We describe four Vietnamese boys with typical phenotype of XLA but delayed diagnosis. Our patients were definitively diagnosed by genetic analysis. Their mutations are three novel and one recurrent BTK mutations. This is the first Vietnamese study describing clinical features and BTK mutations in patients with XLA. The delayed diagnosis may be attributable to insufficient awareness of this rare disease on the background of frequent infections even in the immunocompetent pediatric population in Vietnam.



X-linked agammaglobulinemia


Bruton tyrosine kinase


Tec homology domains


Src homology 2 domains, SH1, catalytic kinase domains


Intravenous immunoglobulin.


  1. Bruton OC: Agammaglobulinemia. Pediatrics. 1952, 9: 722-728.

    CAS  PubMed  Google Scholar 

  2. Velickovic M, Prasad ML, Weston SA, Benson EM: Identification of the bruton tyrosine kinase (BTK) gene mutations in 20 Australian families with X-linked agammaglobulinemia (XLA). Hum Mutat. 2004, 23: 398-399.

    Article  PubMed  Google Scholar 

  3. Kristufek D, Aspalter RM, Eibl MM, Wolf HM: Characterization of novel Bruton’s tyrosine kinase gene mutations in central European patients with agammaglobulinemia. Mol Immunol. 2007, 44: 1639-1643. 10.1016/j.molimm.2006.08.003.

    Article  CAS  PubMed  Google Scholar 

  4. Fiorini M, Franceschini R, Soresina A, Schumacher R-F, Ugazio AG, Rossi P, Plebani A, Notarangelo LD: BTK: 22 novel and 25 recurrent mutations in European patients with X-linked agammaglobulinemia. Hum Mutat. 2004, 23: 286-

    Article  PubMed  Google Scholar 

  5. Zhang Z-Y, Zhao X-D, Jiang L-P, Liu E-M, Wang M, Yu J, Liu P, Yang X-Q: Clinical characteristics and molecular analysis of 21 Chinese children with congenital agammaglobulinemia. Scand J Immunol. 2010, 72: 454-459. 10.1111/j.1365-3083.2010.02457.x.

    Article  CAS  PubMed  Google Scholar 

  6. Shin D-M, Jo E-K, Kanegane H, Futatani T, Zhao M, Song C-H, Yamagishi A, Miyawaki T: Transcriptional regulatory defects in the first intron of Bruton’s tyrosine kinase. Pediatr Int. 2008, 50: 801-805. 10.1111/j.1442-200X.2008.02739.x.

    Article  CAS  PubMed  Google Scholar 

  7. Shinomiya N, Kanegane H, Watanabe A, Yamaguchi Y, Futatani T, Miyawaki T: Point mutation in intron 11 of Bruton’s tyrosine kinase in atypical X-linked agammaglobulinemia. Pediatr Int. 2000, 42: 689-692. 10.1046/j.1442-200x.2000.01293.x.

    Article  CAS  PubMed  Google Scholar 

  8. Wang Y, Kanegane H, Wang X, Han X, Zhang Q, Zhao S, Yu Y, Wang J, Miyawaki T: Mutation of the BTK gene and clinical feature of X-linked agammaglobulinemia in mainland China. J Clin Immunol. 2009, 29: 352-356. 10.1007/s10875-008-9262-8.

    Article  PubMed  Google Scholar 

  9. Futatani T, Miyawaki T, Tsukada S, Hashimoto S, Kunikata T, Arai S, Kurimoto M, Niida Y, Matsuoka H, Sakiyama Y, Iwata T, Tsuchiya S, Tatsuzawa O, Yoshizaki K, Kishimoto T: Deficient expression of Bruton’s tyrosine kinase in monocytes from X-linked agammaglobulinemia as evaluated by a flow cytometric analysis and its clinical application to carrier detection. Blood. 1998, 91: 595-602.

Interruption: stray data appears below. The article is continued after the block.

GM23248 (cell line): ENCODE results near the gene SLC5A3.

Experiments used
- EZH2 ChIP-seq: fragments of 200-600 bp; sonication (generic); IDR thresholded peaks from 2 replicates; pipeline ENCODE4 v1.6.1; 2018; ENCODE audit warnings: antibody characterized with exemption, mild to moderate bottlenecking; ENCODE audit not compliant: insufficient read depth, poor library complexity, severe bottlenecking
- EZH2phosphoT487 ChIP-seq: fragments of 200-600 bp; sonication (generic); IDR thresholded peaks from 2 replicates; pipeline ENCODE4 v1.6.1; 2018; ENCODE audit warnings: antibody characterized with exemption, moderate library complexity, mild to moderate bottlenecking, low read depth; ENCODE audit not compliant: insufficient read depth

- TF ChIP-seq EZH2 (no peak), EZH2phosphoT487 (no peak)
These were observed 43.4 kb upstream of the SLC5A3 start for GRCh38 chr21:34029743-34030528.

CAS  PubMed  Google Scholar 

  10. Trakultivakorn M, Ochs HD: X-linked agammaglobulinemia in northern Thailand. Asian Pac J Allergy Immunol. 2006, 24: 57-63.

    PubMed  Google Scholar 

  11. Noh LM, Ismail Z, Zainudin BM, Low SM, Azizi BH, Noah RM, Nasaruddin BA: Clinical patterns of X linked agammaglobulinemia in Malaysian children. Acta Paediatr Jpn. 1995, 37: 331-335. 10.1111/j.1442-200X.1995.tb03324.x.

    Article  CAS  PubMed  Google Scholar 

  12. Vetrie D, Vorechovský I, Sideras P, Holland J, Davies A, Flinter F, Hammarström L, Kinnon C, Levinsky R, Bobrow M: The gene involved in X-linked agammaglobulinaemia is a member of the src family of protein-tyrosine kinases. Nature. 1993, 361: 226-233. 10.1038/361226a0.

    Article  CAS  PubMed  Google Scholar 

  13. Conley ME, Broides A, Hernandez-Trujillo V, Howard V, Kanegane H, Miyawaki T, Shurtleff SA: Genetic analysis of patients with defects in early B-cell development. Immunol Rev. 2005, 203: 216-234. 10.1111/j.0105-2896.2005.00233.x.

    Article  CAS  PubMed  Google Scholar 

  14. Lindvall JM, Blomberg KEM, Valiaho J, Vargas L, Heinonen JE, Berglof A, Mohamed AJ, Nore BF, Vihinen M, Smith CIE: Bruton’s tyrosine kinase: cell biology, sequence conservation, mutation spectrum, siRNA modifications, and expression profiling. Immunol Rev. 2005, 203: 200-215. 10.1111/j.0105-2896.2005.00225.x.

    Article  CAS  PubMed  Google Scholar 

  15. Gauld SB, Dal Porto JM, Cambier JC: B cell antigen receptor signaling: roles in cell development and disease. Science. 2002, 296: 1641-1642. 10.1126/science.1071546.

    Article  CAS  PubMed  Google Scholar